Armenian presence in Cilicia dates back to the first century BC, when under Tigranes the Great, the Kingdom of Armenia expanded and conquered a vast region in the Levant. In 83 BC, the Greek aristocracy of Seleucid Syria, weakened by a bloody civil war, offered their allegiance to the ambitious Armenian king.[9] Tigranes then conquered Phoenicia and Cilicia, effectively ending the Seleucid Empire. The southern border of his domain reached as far as Ptolemais (modern Acre). Many of the inhabitants of conquered cities were sent to the new metropolis of Tigranakert (Latin: Tigranocerta). At its height, Tigranes' Armenian Empire extended from the Pontic Alps to Mesopotamia, and from the Caspian to the Mediterranean. Tigranes invaded as far southeast as the Parthian capital of Ecbatana, located in modern-day western Iran. In 27 BC, the Roman Empire conquered Cilicia and transformed it into one of its eastern provinces.[10]

After the 395 AD partition of the Roman Empire into halves, Cilicia became incorporated into the Eastern Roman Empire, also called the Byzantine Empire. In the sixth century AD, Armenian families relocated to Byzantine territories. Many served in the Byzantine army as soldiers or as generals, and rose to prominent imperial positions.[11]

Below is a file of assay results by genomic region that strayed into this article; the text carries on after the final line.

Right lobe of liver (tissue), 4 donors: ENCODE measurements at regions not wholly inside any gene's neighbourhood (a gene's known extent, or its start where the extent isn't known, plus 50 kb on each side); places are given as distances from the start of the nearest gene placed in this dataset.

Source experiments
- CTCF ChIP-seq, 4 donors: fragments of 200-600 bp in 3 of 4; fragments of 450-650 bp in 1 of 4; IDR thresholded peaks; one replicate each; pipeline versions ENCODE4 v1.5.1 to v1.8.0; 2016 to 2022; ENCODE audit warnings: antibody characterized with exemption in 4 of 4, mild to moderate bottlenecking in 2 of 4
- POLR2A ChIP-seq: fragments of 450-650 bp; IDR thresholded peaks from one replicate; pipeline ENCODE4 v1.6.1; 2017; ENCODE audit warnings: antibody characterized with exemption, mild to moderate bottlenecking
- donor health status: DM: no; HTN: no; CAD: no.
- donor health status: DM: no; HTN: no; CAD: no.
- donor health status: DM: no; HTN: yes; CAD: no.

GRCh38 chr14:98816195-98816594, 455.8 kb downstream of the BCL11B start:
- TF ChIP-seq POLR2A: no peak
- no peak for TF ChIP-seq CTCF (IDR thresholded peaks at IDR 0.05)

Cilicia fell to Arab invasions in the seventh century and was entirely incorporated into the Rashidun Caliphate.[10] However, the Caliphate failed to gain a permanent foothold in Anatolia, as Cilicia was reconquered in the year 965 by Byzantine Emperor Nicephorus II Phocas. The Caliphate's occupation of Cilicia and of other areas in Asia Minor led many Armenians to seek refuge and protection further west in the Byzantine Empire, which created demographic imbalances in the region.[10] In order to better protect their eastern territories after their reconquest, the Byzantines resorted largely to a policy of mass transfer and relocation of native populations within the Empire's borders.[10] Nicephorus thus expelled the Muslims living in Cilicia, and encouraged Christians from Syria and Armenia to settle in the region. Emperor Basil II (976–1025) tried to expand into Armenian Vaspurakan in the east and Arab-held Syria towards the south. As a result of the Byzantine military campaigns, the Armenians spread into Cappadocia, and eastward from Cilicia into the mountainous areas of northern Syria and Mesopotamia.[12]